Human Capital & Careers

What Makes High Performers Stay?

If talented finance staffers don't have strong managers, good pay is not likely to help you retain them.
David McCannMay 11, 2011

High-performing finance staffers know what they like: money (their own, in addition to the company’s). They’re grumpy about not having more of it — but not so much that it makes them look for new jobs.

Those are among the conclusions that can be drawn from the latest research by the finance and strategy practice of the Corporate Executive Board (CEB). Asked to rate 38 job attributes, 43% of the 983 participating high performers judged compensation to be “important,” far outdistancing work-life balance, the number-two response.

That may be one reason why they are disappointed with the pay they get. Reporting their level of satisfaction with the various job attributes, they ranked compensation near the bottom, in 35th position. (Topping the list were company location, stability, and product-service quality.)

Yet factoring in responses to questions designed to gauge finance employees’ intentions about staying in their job or leaving, the CEB found a surprisingly low correlation between satisfaction with compensation and inclination to seek other employment. The statistical analysis showed manager quality, future career opportunity, and senior leadership reputation as the leading drivers of retention, while compensation ranked no higher than 11th (see chart).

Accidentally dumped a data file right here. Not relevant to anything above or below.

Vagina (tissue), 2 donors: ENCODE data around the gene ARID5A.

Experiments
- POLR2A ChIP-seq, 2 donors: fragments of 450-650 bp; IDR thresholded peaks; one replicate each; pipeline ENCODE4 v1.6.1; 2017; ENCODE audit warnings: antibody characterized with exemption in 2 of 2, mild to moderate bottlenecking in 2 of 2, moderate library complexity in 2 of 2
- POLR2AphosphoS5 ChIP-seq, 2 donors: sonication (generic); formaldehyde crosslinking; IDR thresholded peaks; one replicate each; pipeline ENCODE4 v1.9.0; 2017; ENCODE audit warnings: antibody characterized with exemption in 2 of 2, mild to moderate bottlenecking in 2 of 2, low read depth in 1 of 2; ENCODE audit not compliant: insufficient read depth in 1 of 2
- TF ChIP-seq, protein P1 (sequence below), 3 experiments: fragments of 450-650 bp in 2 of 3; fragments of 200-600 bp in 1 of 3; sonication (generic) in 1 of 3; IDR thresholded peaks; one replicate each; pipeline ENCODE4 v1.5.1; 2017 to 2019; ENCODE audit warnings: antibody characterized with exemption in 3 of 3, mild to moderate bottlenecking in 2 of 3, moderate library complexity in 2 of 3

Retention chart

“Compensation may play an important role in recruiting, but CFOs tend to overestimate its impact on retention,” says Michael Griffin, executive director of the CEB’s finance and strategy practice. “There are other levers they should be pulling to retain their high-performing staffers.”

For manager quality, there was a similar if less-pronounced disconnect. It was 9th on the list of job attributes’ importance, 22nd on the satisfaction scale, and 1st on the list of retention drivers. “To motivate key performers, you have to look at whether managers are exhibiting the right behaviors,” says Griffin.

The research found that the traits that most influence high performers’ satisfaction with their managers are business skills, being a career champion, and placing a high priority on the personal development of staffers. Notably low on that scale are ethical behavior (23rd), trust (24th), and passion (27th).

The transparency of the internal hiring process, in terms of how people are promoted and what the criteria for advancement are, was seen as the biggest influence on the second-greatest driver of retention, future career opportunities.

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